The page descriptions also need some TLC. I wrote previously about the optimisation of META Descriptions – it’s quite relevant for John’s site. I would make sure that you give good descriptions of the images in the META Description and include your main keywords again. And make the descriptions unique for very page. This may help get some of the pages out of supplemental.
The main navigation in the header includes links that should really be in the footer. I would relegate the Links and Validation links, and consider moving the Sitemap also.
I saw some comments from others who also found the navigation difficult. I would act on these comments as users are more important than search engines in my view.
Here’s an extract of the HTML for the main image:
<a href="http://www.mcawilliams.com/[... ]duck.html"><img alt="copyright John Williams 2004-2007" title="this image : Locked © 2004-2007 by John Williams / click to view the previous image" src="http://www.mcawilliams.com/locked.jpg" class="imageborder" border="0" /></a>
John should really be using the image ALT and TITLE attributes better:
<a href="http://www.mcawilliams.com/[... ]duck.html"><img alt="Locked - an image of a Dublin canal Lock | copyright John Williams 2004-2007" title="Locked - an image of a Dublin canal Lock | copyright John Williams 2004-2007 | click to view the previous image" src="http://www.mcawilliams.com/locked.jpg" class="imageborder" border="0" /></a>
Semantic mark-up will really help these pages:
<div class="blogdata"> 11.03.07: <a href="http://www.mcawilliams.com[... ]html"><span style="text-transform: uppercase;">Locked</span></a><br/>
John should really try to use Header elements here, and as much as possible include some keywords:
<div class="blogdata"> 11.03.07: <h1 style="text-transform: uppercase;"><a href="http://www.mcawilliams.com/[... ]html">Locked</a></h1>
Better still, John could take that styling attribute and stick it into an external style sheet. If it didn’t upset the apple cart too much I would try to repeat the title in that h1 element:
<div class="blogdata"> 11.03.07: <h1><a href="http://www.mcawilliams.com/[... ]html">Locked <span class="color: #666">a Dublin canal Lock</span></a></h1>
Basically it can pay off to use header tags <h> 1-6. Google will give you some benefit if you do.
Because John has so many pages in he supplemental index I might try sticking NOFOLLOWs on those Technorati links. After all, it’s not like they need the link love. This should retain a little more of the Pagerank in-site rather than leaking it out.
I already mentioned about image ALT and TITLE attributes. Another important element to use is the image file name. If your image does rank well on an image search the file name will normally be displayed below the image. So it’s a good idea to match the file name with the image:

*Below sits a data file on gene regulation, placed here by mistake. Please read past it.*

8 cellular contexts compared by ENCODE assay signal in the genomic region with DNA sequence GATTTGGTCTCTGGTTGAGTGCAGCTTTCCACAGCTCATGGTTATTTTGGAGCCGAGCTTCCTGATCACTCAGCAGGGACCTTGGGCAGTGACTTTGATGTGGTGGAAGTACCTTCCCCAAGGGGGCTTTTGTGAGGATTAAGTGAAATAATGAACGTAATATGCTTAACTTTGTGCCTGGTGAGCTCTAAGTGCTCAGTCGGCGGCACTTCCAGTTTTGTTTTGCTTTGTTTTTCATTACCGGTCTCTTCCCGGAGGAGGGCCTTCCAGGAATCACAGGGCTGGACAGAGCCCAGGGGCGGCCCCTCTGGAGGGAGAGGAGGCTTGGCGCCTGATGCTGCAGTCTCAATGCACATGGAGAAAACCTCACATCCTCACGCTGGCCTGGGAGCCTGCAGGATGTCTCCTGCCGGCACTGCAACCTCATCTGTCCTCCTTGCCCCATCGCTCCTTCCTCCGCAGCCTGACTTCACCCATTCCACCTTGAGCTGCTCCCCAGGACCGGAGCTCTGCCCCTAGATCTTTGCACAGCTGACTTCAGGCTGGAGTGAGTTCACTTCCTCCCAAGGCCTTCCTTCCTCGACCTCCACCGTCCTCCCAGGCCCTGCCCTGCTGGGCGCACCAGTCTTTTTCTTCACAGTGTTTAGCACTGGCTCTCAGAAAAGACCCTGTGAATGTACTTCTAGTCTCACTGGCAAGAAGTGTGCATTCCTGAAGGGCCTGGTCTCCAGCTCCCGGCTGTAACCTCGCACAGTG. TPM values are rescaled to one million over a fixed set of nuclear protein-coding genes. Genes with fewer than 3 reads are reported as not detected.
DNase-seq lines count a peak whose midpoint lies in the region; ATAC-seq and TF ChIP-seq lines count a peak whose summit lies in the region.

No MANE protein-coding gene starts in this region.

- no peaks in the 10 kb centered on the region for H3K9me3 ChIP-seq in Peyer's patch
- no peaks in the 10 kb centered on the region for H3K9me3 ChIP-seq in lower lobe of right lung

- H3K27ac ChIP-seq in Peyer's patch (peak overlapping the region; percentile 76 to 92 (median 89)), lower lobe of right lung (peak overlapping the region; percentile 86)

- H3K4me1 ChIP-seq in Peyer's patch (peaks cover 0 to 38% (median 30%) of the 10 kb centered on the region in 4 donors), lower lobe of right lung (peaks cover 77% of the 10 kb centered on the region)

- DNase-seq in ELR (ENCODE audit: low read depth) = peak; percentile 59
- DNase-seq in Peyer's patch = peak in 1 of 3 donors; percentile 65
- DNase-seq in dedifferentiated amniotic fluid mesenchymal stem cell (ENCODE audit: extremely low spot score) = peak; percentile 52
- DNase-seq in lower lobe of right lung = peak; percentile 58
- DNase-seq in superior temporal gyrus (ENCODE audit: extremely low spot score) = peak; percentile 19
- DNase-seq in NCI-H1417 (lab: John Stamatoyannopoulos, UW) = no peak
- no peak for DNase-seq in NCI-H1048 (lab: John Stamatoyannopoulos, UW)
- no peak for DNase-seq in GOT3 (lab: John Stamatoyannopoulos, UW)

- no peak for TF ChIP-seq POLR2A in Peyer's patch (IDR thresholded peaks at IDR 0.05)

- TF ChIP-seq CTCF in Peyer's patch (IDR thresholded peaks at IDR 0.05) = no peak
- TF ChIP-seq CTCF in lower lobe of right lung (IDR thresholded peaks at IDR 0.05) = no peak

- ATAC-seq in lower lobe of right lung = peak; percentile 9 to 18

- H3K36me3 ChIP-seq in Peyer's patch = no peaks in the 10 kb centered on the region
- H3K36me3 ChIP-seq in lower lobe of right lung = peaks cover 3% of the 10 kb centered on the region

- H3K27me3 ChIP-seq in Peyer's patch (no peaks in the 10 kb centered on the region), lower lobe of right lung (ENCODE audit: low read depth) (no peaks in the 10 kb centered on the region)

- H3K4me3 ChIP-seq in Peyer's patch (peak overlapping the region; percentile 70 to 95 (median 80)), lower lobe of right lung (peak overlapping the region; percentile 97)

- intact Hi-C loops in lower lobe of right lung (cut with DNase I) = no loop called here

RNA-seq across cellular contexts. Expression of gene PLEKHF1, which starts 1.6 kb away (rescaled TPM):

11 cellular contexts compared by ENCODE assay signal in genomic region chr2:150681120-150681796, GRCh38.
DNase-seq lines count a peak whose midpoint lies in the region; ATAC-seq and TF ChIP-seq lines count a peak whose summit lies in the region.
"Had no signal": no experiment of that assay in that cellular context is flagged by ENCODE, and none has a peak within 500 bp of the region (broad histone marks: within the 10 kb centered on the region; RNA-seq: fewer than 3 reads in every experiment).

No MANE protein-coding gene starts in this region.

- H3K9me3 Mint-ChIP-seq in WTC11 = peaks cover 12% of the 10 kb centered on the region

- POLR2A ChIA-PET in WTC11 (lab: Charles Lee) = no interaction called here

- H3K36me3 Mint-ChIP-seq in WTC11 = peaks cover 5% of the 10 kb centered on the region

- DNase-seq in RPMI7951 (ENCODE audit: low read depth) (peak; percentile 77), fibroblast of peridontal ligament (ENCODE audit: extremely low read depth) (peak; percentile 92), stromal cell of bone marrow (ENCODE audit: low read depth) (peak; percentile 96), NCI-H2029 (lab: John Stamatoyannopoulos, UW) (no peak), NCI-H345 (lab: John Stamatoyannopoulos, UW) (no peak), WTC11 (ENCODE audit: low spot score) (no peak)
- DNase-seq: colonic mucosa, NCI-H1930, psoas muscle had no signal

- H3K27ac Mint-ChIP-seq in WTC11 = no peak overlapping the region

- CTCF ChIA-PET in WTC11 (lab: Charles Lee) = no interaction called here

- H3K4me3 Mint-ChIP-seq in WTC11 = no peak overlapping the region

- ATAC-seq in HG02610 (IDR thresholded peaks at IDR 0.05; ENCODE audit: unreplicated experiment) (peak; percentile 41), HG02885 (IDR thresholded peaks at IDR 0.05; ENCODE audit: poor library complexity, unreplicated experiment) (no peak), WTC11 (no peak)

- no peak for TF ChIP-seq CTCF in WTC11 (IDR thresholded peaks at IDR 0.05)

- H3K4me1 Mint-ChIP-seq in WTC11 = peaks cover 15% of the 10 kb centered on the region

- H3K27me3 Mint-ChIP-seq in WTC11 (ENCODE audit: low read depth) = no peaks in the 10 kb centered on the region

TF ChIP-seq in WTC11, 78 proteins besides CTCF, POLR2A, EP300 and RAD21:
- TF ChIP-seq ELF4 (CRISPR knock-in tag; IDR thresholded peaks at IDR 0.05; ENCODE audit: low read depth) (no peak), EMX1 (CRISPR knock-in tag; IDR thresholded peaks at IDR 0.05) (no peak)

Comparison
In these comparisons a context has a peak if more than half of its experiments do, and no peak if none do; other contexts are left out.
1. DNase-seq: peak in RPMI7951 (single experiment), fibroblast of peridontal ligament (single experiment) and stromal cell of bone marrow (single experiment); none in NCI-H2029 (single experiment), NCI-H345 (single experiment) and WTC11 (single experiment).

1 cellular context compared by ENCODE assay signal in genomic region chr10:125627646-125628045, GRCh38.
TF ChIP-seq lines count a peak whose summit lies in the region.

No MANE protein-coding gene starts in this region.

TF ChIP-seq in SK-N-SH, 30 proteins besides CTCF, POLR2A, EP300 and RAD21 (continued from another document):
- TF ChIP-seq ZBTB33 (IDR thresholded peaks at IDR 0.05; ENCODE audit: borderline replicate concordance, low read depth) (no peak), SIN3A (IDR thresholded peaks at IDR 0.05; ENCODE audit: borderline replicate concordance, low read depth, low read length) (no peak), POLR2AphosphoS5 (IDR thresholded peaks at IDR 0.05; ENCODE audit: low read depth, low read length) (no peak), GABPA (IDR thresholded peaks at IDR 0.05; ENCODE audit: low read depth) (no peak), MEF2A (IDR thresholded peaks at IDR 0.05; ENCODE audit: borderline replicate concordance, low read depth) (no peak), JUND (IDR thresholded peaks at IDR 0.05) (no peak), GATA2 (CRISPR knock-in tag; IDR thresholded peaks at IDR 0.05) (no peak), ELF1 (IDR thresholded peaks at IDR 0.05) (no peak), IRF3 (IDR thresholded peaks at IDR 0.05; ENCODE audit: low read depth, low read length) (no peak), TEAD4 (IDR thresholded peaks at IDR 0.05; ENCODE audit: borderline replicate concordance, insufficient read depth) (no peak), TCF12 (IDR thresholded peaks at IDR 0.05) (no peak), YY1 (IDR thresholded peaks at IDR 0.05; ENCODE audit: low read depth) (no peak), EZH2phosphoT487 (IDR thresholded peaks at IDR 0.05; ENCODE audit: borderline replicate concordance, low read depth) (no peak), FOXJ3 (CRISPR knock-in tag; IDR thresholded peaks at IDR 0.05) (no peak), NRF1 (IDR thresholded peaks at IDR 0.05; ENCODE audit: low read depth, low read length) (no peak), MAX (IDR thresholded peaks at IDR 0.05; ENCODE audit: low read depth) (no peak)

If you search for ‘image search optimisation’ you’ll find a whole bunch of resources for this topic.
Without a doubt link building will help get many pages out of the supplemental index. My gut feeling is that the site architecture isn’t helping out though, and I was surprised to see that the site didn’t rank well for related terms and phrases. I expected to find it for phrases like ‘photo blog ireland’ (it’s number #1 for ‘photoblog ireland’). Diversifying the keyword mix should help to increase search volume.
If John can get some deeplinks pointing at some of his older images it would help the site considerably. Building quality on-theme links can be one of the most difficult areas of SEO. I know personally that getting noticed can lead to countless links. Try to comment on forums and blogs related to your site – if you ad to conversations people will take notice, and this can often lead to links for your site.
I’m pretty sure that the low-hanging fruit such as directories will also help McAWilliams.com to improve its rankings. Even forum signatures may help promote some of the supplemental pages.
Unfortunately I can’t go into much detail on link building as my time is up on this particular mini project. I will say one thing – lean on bloggers
John’s site is an interesting test case. Two blogs in one, and the primary blog containing thin-content. My gut tells me that the site architecture and on-page issues are really holding this site back. Yahoo! shows over 3,000 back links so I’m cautiously optimistic that John has enough link juice to rank well.
I wish John the best of luck with the site, and hope that some of the advice above is useful.
The many changes afoot on McAWilliams.com…
Well regulars to my site will have seen a lot of changes to the photoblog over the past 2 days, comments are different, image tags have improved, links are easier to see etc etc. The reason for this is because……
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Very interesting! I’m trying to build this tips into my movable type photoblog, althoung I’m a really bad coder! Thanks for sharing your expertise!
Comment by Pasci — July 16, 2009 @ 9:50 pm